Factors Affecting Elasticity Of Demand: 9 Major Factors Explained

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The following are some of the most important reasons for a commodity’s elasticity of demand:

  • Changes in price do not always result in proportionate changes in demand.
  • For example, a modest increase or reduction in the cost of air conditioners might have a large influence on their demand.
  • In other words, different items have varying degrees of sensitivity to price changes.

Demand elasticity is a function of numerous elements, including:

Nature of commodity

The nature of a commodity’s demand is affected by its category. A necessity, a luxury, or a comfort for one person may be a want for another.

  • A commodity’s demand is usually inelastic when it is required for human survival, as was the case with food grains, vegetables, drugs, and other items.
  • When a commodity is a pleasure, such as a fan or refrigerator, demand for it is typically elastic because consumers can delay their purchases.
  • When a commodity is considered a luxury, such as air conditioning, DVD players, and so on, its demand is typically more elastic than that for comforts.
  • The word “luxury” is a relative term, since any item (such as air conditioning) may be a luxury for a poor individual but a necessity for a rich one.

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Availability of substitutes

With many comparable options, a commodity with a small number of producers will have a more elastic demand. This is because even a minor increase in the price of anything makes consumers seek for alternatives. When the price of Pepsi rises, customers are pushed to buy Coke and vice versa.

On the one hand, when close alternatives are available, demand is sensitive to changes in price. On the other hand, because there are few or no substitutes for commodities like wheat and salt, their demand is less elastic.

Income Level

In comparison to individuals with low earnings, elasticity of demand for any product is generally lower for higher income groups. This occurs as a result of the fact that wealthy people are less affected by changes in the price of items. Poor folks, on the other hand, are severely influenced by changes in the price of goods. As a consequence, demand for lower-income persons is highly elastic.

Level of price

The elasticity of demand varies depending on the price of a product. The demand for costly goods, such as laptop computers, plasma TVs, and so on, is highly elastic since their demand is very responsive to changes in pricing. Demand for low-cost products like match boxes and needles, on the other hand, is inelastic because a change in prices does not significantly alter demand.

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Postponement of Consumption

The demand for commodities like biscuits and soft drinks, which are not in a hurry, is highly elastic. Their consumption can be delayed if their prices rise. Inelastic demand exists for commodities with necessary demand, such as life-saving medicines.

Number of Uses

When the demand for a commodity is elastic, it means that it has several applications. When the price of such a product rises, it is generally put to only more essential uses, which results in demand decreasing. When prices fall, people use the supplies less frequently to meet even less pressing demands and demand grows.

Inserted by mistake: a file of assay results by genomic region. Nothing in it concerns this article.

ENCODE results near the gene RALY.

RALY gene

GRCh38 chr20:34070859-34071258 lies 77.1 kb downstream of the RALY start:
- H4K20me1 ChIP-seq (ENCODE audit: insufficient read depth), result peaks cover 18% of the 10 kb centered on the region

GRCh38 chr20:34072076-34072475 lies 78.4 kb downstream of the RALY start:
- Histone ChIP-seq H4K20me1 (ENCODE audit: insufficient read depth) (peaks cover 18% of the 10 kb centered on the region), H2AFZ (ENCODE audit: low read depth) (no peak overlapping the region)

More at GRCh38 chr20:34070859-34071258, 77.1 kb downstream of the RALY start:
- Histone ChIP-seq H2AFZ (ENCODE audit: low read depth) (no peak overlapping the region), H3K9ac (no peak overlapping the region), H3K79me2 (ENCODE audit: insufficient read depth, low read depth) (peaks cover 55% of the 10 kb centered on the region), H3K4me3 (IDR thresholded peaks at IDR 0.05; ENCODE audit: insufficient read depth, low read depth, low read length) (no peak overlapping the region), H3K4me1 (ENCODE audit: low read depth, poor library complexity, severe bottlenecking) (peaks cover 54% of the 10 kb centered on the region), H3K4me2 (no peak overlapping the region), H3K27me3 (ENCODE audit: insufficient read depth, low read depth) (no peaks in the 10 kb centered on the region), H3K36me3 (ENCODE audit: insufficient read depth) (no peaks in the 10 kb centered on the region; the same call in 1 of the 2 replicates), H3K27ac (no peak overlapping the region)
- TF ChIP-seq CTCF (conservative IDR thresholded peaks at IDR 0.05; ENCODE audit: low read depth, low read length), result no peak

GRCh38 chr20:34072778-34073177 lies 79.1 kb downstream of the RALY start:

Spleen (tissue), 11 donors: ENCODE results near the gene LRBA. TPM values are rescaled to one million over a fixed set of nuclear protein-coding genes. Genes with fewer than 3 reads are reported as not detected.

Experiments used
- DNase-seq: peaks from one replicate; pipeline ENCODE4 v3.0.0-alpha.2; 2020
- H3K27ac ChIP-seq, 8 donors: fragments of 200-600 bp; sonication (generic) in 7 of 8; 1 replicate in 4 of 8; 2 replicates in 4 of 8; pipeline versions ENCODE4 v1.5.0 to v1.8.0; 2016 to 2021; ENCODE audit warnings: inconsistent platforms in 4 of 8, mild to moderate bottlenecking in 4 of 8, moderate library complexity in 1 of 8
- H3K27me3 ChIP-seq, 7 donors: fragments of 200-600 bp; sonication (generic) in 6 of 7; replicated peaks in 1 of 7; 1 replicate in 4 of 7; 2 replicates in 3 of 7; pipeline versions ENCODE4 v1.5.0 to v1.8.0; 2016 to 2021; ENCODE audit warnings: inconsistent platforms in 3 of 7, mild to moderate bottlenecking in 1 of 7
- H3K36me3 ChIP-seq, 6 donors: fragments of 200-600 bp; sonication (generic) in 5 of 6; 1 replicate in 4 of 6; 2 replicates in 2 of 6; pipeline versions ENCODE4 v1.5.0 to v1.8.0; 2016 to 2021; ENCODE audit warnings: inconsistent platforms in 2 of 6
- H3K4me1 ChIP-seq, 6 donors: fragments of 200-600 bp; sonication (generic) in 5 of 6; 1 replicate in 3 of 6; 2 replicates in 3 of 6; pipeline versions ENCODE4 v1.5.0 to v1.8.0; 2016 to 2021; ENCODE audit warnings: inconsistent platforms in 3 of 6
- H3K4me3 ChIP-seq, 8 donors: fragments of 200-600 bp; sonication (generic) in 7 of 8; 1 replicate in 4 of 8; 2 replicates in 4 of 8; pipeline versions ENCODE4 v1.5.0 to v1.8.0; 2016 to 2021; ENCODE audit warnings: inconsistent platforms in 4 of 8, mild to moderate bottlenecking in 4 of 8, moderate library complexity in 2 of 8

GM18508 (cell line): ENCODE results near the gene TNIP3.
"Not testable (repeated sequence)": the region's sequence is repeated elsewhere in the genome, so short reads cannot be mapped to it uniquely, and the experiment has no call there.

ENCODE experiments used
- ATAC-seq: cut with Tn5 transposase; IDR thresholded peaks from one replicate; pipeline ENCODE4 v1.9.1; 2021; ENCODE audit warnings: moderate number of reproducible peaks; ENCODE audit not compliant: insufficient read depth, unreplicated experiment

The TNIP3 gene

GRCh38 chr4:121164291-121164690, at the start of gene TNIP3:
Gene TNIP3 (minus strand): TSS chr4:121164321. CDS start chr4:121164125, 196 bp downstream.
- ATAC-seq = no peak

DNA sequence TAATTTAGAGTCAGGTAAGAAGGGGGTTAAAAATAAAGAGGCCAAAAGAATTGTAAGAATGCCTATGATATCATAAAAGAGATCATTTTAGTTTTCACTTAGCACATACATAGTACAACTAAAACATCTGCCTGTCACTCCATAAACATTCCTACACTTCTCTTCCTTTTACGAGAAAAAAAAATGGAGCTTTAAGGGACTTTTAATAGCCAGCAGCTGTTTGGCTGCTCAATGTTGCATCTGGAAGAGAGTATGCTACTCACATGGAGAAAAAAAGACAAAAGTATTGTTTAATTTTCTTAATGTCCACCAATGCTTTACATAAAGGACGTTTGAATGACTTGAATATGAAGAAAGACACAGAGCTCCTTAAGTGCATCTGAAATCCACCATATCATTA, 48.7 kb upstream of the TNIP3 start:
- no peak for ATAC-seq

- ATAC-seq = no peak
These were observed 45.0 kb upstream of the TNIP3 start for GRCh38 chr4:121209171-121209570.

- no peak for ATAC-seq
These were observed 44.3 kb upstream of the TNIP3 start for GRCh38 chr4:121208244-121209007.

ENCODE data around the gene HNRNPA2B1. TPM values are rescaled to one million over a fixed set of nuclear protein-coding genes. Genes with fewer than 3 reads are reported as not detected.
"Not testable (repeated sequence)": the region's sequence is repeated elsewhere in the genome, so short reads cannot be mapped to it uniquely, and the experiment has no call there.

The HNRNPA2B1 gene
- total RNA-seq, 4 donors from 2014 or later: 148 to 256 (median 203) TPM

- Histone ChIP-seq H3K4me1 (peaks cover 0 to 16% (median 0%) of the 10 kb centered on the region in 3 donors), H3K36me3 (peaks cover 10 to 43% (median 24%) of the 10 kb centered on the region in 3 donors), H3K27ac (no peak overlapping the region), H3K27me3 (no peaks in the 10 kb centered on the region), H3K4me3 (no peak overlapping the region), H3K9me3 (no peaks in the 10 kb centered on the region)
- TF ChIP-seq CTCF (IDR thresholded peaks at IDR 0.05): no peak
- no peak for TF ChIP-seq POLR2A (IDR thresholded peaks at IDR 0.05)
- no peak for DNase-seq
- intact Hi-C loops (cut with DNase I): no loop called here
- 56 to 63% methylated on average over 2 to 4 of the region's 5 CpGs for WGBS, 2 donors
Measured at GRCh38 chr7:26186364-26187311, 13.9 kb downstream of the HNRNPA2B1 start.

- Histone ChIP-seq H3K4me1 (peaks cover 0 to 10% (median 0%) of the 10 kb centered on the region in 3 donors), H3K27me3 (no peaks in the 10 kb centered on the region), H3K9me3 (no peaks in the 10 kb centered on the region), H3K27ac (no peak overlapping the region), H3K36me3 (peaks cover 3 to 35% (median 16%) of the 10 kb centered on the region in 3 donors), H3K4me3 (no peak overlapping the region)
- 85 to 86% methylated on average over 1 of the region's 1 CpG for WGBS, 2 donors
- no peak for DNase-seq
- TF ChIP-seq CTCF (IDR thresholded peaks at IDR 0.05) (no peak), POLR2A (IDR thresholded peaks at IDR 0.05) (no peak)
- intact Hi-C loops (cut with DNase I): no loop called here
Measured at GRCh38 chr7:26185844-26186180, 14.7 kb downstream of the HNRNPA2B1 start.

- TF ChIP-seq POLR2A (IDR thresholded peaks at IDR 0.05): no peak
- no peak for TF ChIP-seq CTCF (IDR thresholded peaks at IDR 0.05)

Electricity, for example, is a multi-use good. When the price of electricity falls, demand for it will rise significantly, especially in applications (such as air conditioning, heat convection, and so on) where it was previously not used due to its high cost. A commodity with no or few alternative uses has more inflexible demand.

Share in Total Expenditure

The elasticity of demand for a product is also influenced by the proportion of people’s income spent on it. The elasticity of demand for a commodity is higher if consumers spend a larger percentage of their income on it.

The demand for goods like salt, needles, soap, match boxes, and other commodities is often inelastic because consumers spend a tiny fraction of their money on them. When the price of such items rises, customers continue to buy almost the same amount. However, if a commodity’s share of income is significant, demand for it will be elastic.

Time Period

A period of time is always required for the calculation of demand elasticity. It might be a day, a week, a month, a year, or even several years. Demand elastance varies directly with the time frame. In the short term, demand is typically inelastic.

Because consumers find it tough to change their behaviors in a short time, they are less likely to act on an increase in the price of a particular commodity. In contrast, long rim demand is more elastic since it is easier to substitute to alternatives if the price of the product rises.


Commodities, which have become standard items for consumers, have less elastic demand. This is due to the fact that such a commodity becomes a need for the consumer, and he continues to purchase it even when its price rises. Alcoholic beverages, cigarettes, and other smoking products are examples of habit-forming commodities.

Finally, elasticity of demand for a commodity is influenced by numerous factors. However, it’s impossible to say which element or mix of variables has the most impact. It all boils down to the specifics of each scenario.

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